I was able to get a hold of Sarah Pérez to discuss influences, her art style, social media interaction and future projects.
1- Where do you come from and how did that influence you as an artist?
I come from Costa Rica, a fairly small and quiet country. It was really my father, a writer and musician, who always loved to express his feelings through what he does. He really influenced me to become an artist. So, I was motivated in everything and got interested in art because of him since my childhood. It could be said that what made me become an artist was the way I was educated at home, but not so much because of the environment outside my family.
2- What are some of your main influences?
One of my biggest influences in art were Pixar movies, cartoons, and manga. I have always liked to capture intense and even exaggerated emotions in my work. The artists that have influenced me the most are Michelangelo, Salvador Dalí, Jamie Hewlett, Sui Ishida and Junji Ito. I really admire their work.
3- Your pieces are usually full of symbolism, sometimes going into deep themes of depression and even self-harm. What is your objective with these messages?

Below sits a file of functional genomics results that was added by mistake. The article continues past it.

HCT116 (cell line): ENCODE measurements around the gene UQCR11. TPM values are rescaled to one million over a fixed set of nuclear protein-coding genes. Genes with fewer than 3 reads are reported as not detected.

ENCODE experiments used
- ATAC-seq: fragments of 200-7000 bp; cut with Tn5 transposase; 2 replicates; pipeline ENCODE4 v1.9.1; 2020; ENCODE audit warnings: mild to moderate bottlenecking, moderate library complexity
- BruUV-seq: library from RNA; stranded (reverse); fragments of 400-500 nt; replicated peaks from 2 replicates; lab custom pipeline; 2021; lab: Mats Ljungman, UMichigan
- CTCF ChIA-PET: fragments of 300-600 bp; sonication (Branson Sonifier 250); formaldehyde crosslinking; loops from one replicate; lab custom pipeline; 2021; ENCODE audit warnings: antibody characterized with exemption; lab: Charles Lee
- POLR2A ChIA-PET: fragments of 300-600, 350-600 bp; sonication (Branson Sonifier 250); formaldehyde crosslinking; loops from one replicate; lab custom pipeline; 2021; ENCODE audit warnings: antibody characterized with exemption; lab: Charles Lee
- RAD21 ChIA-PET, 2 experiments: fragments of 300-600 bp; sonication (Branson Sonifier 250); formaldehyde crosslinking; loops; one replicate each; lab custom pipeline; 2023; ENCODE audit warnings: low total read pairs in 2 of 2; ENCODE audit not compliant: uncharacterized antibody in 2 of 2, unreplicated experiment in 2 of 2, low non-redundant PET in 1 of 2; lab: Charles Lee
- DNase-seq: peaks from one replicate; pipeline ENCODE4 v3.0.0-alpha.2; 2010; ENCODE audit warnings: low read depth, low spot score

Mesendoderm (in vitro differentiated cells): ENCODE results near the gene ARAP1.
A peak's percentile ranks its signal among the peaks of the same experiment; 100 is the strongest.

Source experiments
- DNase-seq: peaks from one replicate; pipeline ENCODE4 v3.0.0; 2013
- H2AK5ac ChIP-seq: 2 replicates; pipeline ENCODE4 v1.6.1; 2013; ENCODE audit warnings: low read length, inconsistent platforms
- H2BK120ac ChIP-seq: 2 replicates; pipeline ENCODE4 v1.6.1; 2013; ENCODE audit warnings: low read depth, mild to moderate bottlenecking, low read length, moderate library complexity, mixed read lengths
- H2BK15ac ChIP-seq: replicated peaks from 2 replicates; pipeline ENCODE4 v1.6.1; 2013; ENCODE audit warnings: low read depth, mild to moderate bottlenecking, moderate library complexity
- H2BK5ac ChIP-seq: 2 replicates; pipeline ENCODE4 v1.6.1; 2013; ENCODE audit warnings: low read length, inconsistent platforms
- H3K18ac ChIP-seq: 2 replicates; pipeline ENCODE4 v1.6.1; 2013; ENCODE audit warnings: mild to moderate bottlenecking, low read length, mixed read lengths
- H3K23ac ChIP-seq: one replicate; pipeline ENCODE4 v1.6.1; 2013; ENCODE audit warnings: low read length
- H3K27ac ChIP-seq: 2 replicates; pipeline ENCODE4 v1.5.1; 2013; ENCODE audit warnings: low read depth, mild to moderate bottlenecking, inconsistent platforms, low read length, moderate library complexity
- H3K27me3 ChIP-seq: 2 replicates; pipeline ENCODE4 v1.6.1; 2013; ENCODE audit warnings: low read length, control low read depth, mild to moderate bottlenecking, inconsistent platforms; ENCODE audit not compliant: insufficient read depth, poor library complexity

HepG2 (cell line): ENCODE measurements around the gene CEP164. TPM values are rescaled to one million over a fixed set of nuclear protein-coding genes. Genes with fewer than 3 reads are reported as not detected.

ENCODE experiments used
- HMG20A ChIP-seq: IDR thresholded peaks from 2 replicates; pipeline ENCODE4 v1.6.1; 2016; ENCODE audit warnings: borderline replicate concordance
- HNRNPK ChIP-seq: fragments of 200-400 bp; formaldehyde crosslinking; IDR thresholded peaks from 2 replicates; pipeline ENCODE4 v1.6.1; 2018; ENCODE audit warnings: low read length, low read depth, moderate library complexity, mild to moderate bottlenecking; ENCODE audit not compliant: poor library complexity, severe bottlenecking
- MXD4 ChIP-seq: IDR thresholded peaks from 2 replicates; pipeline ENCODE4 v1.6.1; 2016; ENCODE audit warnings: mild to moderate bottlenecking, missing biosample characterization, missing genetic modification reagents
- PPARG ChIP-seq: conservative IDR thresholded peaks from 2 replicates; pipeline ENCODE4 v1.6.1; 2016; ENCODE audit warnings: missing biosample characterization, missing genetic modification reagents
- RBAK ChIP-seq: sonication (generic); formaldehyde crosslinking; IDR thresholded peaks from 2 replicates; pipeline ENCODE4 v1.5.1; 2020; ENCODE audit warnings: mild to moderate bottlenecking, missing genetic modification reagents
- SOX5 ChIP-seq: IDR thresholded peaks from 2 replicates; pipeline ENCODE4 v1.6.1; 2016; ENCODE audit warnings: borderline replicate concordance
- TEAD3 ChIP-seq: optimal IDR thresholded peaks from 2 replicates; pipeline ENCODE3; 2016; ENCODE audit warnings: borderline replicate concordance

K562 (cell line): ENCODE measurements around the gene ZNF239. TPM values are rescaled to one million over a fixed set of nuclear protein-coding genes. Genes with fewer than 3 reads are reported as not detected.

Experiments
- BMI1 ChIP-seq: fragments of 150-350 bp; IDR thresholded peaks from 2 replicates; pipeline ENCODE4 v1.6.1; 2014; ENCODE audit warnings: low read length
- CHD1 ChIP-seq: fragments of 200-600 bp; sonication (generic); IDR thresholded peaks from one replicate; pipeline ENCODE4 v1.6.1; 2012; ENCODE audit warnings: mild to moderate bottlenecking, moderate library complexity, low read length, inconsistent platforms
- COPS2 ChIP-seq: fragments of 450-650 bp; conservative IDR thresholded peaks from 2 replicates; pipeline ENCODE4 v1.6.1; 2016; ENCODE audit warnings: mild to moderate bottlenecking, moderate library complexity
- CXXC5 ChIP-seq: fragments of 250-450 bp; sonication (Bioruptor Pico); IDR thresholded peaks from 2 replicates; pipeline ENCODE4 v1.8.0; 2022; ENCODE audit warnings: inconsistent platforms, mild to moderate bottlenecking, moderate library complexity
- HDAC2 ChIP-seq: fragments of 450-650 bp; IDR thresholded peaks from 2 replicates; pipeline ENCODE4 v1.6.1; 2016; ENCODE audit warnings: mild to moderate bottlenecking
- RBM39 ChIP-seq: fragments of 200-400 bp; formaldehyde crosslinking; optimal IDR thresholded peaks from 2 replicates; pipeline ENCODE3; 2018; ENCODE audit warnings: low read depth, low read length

I only draw what I feel. I like to show a crude reality to the viewer, forcing him to think about what the injuries and damage could mean, disguised as a fictional character trying to tell him something. I like to give the feeling that the characters actually have bodies, that they have blood and that they can feel pain.
4- I heard you like drawing hands. I figure most of the art community will hate you for that…
Hands are very bizarre when you think about it. Sometimes I even feel they have a life of their own! Drawing hands in a boring pose will take away the viewer's interest in the piece even faster. I know that many artists don’t like to draw hands, but to be honest I love to draw them! I feel that they are a very interesting and expressive part of the body.
5- Could you tell us a little more about your Original Characters?